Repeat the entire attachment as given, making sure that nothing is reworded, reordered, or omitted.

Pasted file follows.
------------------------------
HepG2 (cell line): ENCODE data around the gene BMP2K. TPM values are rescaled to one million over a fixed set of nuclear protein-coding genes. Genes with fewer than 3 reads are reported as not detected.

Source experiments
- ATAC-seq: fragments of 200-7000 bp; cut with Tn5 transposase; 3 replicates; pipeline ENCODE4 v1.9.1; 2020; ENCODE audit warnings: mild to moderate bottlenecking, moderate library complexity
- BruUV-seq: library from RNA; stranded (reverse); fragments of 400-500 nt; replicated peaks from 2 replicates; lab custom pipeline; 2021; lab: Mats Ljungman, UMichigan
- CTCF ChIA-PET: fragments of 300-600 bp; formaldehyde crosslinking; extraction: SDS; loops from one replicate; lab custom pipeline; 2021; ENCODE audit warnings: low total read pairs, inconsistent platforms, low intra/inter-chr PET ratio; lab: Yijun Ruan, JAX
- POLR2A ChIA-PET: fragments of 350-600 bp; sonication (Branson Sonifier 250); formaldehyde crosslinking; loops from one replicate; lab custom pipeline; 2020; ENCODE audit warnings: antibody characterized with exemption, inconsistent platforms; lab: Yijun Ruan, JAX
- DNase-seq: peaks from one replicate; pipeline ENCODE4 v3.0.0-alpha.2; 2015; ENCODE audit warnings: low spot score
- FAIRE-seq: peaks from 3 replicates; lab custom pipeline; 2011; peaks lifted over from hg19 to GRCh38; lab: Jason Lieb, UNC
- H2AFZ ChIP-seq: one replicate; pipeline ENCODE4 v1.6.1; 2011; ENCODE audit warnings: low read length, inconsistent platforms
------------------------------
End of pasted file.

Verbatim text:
HepG2 (cell line): ENCODE data around the gene BMP2K. TPM values are rescaled to one million over a fixed set of nuclear protein-coding genes. Genes with fewer than 3 reads are reported as not detected.

Source experiments
- ATAC-seq: fragments of 200-7000 bp; cut with Tn5 transposase; 3 replicates; pipeline ENCODE4 v1.9.1; 2020; ENCODE audit warnings: mild to moderate bottlenecking, moderate library complexity
- BruUV-seq: library from RNA; stranded (reverse); fragments of 400-500 nt; replicated peaks from 2 replicates; lab custom pipeline; 2021; lab: Mats Ljungman, UMichigan
- CTCF ChIA-PET: fragments of 300-600 bp; formaldehyde crosslinking; extraction: SDS; loops from one replicate; lab custom pipeline; 2021; ENCODE audit warnings: low total read pairs, inconsistent platforms, low intra/inter-chr PET ratio; lab: Yijun Ruan, JAX
- POLR2A ChIA-PET: fragments of 350-600 bp; sonication (Branson Sonifier 250); formaldehyde crosslinking; loops from one replicate; lab custom pipeline; 2020; ENCODE audit warnings: antibody characterized with exemption, inconsistent platforms; lab: Yijun Ruan, JAX
- DNase-seq: peaks from one replicate; pipeline ENCODE4 v3.0.0-alpha.2; 2015; ENCODE audit warnings: low spot score
- FAIRE-seq: peaks from 3 replicates; lab custom pipeline; 2011; peaks lifted over from hg19 to GRCh38; lab: Jason Lieb, UNC
- H2AFZ ChIP-seq: one replicate; pipeline ENCODE4 v1.6.1; 2011; ENCODE audit warnings: low read length, inconsistent platforms